• Outside of Canada: One new cases, four total active cases

There have been 24 new COVID-19-related deaths in British Columbia, for a total of 2,553 deaths in the province.


New figures from StatsCan illustrate the human toll of the pandemic. Preliminary numbers show national life expectancy fell by more than half-a-year in 2020. It was the largest drop since 1921 when the vital statistics registration system was introduced. The federal agency says national life expectancy, which is estimated on an annual basis, was 81.7 years for those born in 2020. It was a decline from 82.3 the year before. 


The B-C government says the re-opening of Highway 1 through the Fraser Canyon today marks another milestone in the recovery from November’s devastating floods and mudslides. But the Transportation Ministry is warning motorists they could face delays of up to two hours or more due to ongoing repairs. It also says truckers using the route are limited to loads of 25 metres in length until the rehabilitation of the highway bridge at Nicomen River is complete. An 80-metre-long, single-lane temporary bridge is in place until that work is finished. 


Prime Minister Justin Trudeau is defending the vaccine mandate for cross-border truck drivers. But a convoy of hundreds of truckers is heading to Ottawa in protest for January 29th. Trudeau says getting vaccinated is the most important way to keep Canada’s economy going. But Tory Leader Erin O’Toole repeated his call for Trudeau to lift the mandate, saying it will hamper supply chains. The Canadian Trucking Alliance says 90 per cent of truck drivers are already vaccinated and has denounced the convoy now making its way to Ottawa. However the Canadian Chamber of Commerce and the Canadian Manufacturing Coalition both urge Trudeau to back down.   


Experts say wildfires, sweltering heat and extensive flooding throughout southern B-C last year have underscored the importance of building resilience against the effects of climate change in the agriculture sector. Sean Smukler, the chair of agriculture and environment at the University of B-C, says the province is ahead of the curve thanks to a government-funded Climate and Agriculture Initiative launched in 2013. But Smukler says B-C’s efforts to adapt have been incremental when they should be urgent, and more funding is needed to match the scale of the challenge. Emily MacNair, the director of the Climate and Agriculture Initiative, says it’s tempting to focus on extreme events, but other issues — such as the need to ensure there’s enough water for food production as droughts worsen — are critically important.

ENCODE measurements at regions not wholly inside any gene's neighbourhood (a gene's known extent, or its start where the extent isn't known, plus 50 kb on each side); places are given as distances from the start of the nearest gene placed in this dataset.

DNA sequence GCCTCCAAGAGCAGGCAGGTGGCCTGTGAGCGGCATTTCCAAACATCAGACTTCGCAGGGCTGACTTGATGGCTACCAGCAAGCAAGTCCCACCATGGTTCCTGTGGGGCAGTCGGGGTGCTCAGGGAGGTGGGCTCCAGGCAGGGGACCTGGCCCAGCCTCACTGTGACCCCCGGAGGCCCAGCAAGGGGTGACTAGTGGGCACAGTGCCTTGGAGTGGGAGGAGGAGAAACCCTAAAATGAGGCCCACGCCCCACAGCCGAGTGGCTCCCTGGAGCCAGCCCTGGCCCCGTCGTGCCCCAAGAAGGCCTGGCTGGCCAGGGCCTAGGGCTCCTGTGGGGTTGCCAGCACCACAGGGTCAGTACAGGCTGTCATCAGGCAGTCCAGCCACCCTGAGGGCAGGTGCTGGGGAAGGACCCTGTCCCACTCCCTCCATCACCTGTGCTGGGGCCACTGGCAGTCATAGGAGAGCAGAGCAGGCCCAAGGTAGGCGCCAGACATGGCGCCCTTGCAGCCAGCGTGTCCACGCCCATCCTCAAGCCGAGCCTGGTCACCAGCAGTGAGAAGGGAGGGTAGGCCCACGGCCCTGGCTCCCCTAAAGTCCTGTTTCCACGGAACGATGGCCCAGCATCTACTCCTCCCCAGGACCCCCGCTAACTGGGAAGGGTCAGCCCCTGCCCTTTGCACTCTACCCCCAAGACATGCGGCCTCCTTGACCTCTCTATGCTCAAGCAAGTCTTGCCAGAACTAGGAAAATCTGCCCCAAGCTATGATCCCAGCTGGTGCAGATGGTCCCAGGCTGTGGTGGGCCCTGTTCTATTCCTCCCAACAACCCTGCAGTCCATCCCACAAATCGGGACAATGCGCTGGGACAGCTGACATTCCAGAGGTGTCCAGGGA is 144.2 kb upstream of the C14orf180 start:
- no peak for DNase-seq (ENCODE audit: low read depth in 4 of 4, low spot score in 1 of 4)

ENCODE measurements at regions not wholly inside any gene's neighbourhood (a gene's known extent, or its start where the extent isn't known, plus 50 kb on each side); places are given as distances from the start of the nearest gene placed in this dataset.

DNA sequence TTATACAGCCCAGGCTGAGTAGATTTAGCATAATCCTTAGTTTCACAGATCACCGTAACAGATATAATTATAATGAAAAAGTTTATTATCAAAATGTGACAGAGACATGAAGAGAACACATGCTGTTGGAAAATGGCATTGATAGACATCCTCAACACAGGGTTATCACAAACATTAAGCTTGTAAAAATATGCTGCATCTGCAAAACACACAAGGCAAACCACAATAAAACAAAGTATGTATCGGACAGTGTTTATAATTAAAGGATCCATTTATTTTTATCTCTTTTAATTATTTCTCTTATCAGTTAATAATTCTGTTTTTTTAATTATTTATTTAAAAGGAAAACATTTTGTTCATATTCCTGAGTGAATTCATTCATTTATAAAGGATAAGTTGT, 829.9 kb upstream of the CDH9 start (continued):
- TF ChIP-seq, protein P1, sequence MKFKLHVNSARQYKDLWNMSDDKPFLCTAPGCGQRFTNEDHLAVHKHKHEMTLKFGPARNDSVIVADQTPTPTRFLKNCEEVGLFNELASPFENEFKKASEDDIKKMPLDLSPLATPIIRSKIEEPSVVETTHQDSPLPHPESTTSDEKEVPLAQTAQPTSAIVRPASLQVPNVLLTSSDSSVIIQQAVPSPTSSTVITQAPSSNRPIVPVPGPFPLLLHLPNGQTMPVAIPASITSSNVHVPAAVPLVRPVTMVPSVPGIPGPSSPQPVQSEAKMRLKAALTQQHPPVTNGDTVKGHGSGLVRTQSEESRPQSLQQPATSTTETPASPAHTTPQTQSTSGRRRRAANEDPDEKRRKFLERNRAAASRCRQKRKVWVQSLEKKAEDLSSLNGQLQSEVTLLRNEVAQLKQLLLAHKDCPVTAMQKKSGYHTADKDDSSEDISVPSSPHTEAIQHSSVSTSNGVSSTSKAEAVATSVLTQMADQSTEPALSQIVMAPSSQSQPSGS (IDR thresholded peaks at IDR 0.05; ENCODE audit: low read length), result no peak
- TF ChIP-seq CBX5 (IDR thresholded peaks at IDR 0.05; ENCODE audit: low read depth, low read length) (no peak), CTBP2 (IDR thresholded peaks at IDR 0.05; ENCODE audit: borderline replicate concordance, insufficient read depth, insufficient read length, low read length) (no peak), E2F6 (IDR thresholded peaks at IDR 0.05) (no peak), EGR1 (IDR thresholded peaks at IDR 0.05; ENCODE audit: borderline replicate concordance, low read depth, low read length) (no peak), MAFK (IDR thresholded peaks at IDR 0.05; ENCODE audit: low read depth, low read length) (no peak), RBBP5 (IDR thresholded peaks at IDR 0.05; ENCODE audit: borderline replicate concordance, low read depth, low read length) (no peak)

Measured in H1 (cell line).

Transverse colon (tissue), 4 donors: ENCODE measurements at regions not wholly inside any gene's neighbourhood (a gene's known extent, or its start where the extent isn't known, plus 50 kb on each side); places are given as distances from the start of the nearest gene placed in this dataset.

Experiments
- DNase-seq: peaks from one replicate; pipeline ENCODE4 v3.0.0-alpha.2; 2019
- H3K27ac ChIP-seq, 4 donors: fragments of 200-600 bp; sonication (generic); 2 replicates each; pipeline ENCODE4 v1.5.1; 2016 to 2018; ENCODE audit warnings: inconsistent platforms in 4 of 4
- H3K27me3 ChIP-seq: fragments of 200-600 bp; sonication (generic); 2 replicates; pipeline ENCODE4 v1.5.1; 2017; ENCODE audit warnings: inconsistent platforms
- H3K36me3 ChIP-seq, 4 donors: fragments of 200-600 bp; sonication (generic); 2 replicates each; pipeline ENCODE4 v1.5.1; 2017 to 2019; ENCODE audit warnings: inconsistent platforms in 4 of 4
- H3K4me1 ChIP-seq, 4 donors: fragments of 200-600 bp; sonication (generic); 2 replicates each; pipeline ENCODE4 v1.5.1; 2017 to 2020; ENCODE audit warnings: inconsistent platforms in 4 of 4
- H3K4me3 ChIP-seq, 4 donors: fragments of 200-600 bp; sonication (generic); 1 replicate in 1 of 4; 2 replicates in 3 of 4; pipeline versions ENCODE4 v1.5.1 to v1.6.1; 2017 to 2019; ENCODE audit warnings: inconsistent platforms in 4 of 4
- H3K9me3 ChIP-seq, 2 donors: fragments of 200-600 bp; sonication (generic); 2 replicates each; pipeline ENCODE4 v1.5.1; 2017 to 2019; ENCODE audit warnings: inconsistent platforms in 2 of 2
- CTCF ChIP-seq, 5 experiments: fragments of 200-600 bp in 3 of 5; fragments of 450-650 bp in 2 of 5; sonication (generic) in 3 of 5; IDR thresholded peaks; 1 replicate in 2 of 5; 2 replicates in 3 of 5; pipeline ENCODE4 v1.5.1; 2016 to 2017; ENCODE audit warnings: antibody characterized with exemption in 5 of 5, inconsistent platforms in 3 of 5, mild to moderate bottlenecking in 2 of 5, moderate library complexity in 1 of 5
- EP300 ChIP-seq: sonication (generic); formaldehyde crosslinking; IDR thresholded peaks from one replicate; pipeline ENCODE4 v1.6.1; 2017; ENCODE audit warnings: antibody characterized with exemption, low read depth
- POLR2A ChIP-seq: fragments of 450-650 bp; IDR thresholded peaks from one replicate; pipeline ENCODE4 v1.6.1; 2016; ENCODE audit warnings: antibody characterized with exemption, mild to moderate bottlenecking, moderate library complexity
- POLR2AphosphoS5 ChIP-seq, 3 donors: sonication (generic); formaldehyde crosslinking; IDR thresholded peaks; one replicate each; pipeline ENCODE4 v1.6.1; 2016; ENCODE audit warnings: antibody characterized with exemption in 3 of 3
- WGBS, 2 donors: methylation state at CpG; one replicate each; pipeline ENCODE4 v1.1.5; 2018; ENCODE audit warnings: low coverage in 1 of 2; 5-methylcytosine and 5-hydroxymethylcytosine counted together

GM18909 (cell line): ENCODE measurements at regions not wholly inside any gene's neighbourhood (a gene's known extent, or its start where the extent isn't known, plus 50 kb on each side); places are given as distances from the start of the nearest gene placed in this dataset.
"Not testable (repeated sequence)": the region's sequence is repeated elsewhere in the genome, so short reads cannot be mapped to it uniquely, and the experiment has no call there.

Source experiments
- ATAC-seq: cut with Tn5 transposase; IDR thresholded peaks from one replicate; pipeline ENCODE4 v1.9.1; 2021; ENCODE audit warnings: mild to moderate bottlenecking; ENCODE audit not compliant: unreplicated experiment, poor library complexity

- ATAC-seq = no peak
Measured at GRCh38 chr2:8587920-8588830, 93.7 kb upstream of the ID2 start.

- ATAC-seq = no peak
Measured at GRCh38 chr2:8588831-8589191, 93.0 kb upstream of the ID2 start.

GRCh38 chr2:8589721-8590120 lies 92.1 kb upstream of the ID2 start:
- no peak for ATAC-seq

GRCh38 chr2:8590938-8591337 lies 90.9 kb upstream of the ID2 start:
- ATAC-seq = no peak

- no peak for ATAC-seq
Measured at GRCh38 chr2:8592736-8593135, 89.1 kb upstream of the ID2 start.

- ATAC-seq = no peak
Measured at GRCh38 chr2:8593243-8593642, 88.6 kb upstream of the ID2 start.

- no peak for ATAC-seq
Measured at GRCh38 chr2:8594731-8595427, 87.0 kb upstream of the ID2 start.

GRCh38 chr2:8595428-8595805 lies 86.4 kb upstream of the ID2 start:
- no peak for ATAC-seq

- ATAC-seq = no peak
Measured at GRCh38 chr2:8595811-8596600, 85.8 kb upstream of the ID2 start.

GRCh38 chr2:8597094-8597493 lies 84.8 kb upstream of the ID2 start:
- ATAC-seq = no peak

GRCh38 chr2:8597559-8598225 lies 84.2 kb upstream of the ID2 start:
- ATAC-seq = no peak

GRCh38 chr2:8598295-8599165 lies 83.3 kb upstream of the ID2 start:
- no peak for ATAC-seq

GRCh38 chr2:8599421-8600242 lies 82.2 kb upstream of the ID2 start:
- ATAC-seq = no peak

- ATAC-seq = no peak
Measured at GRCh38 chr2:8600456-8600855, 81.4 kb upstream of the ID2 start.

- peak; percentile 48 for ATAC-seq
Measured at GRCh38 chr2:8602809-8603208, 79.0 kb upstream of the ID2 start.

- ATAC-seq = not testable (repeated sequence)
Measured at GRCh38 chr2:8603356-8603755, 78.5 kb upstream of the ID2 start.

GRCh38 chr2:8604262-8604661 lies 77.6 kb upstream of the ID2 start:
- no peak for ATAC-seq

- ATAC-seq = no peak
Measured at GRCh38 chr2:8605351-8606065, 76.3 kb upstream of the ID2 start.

“Jeopardy!” fans will be tuning in this evening to see if champion Amy Schneider will take sole possession of the quiz show’s second-longest winning streak. She’s currently tied with Matt Amodio. Schneider is now the winningest woman in the show’s history and says that as a transgender woman, she is pleased to be on T-V as her true self and representing the entire community of trans people.


Vancouver police have released video of what they say is a random stabbing at a downtown coffee shop. Sergeant Steve Addison says the “disturbing incident” on Saturday put a 25-year-old man in hospital with life-threaten wounds. Police say the man was waiting in line at the Tim Hortons in Vancouver’s Harbour Centre mall when a stranger wearing a black-hooded coat and facemask approached him from behind and attacked. Police say they released the video of the attack with the hope the six-foot-two man in his 20s will be identified.


For the first time in Vancouver Canucks history, the team has hired a female assistant general manager. Emilie Castonguay (CAST’-ON’-gay) joins the Canucks from the player management agency Momentum Hockey, where she broke another barrier in 2016 when she was named the first female N-H-L-P-A certified agent in Canada. Canucks interim G-M Jim Rutherford says Castonguay will play a lead role in player contracts and negotiations, as well as managing the collective bargaining agreement. Castonguay has a bachelor’s degree in finance, a law degree from the University of Montreal and played four years of N-C-A-A- Division 1 hockey while earning her undergraduate degree.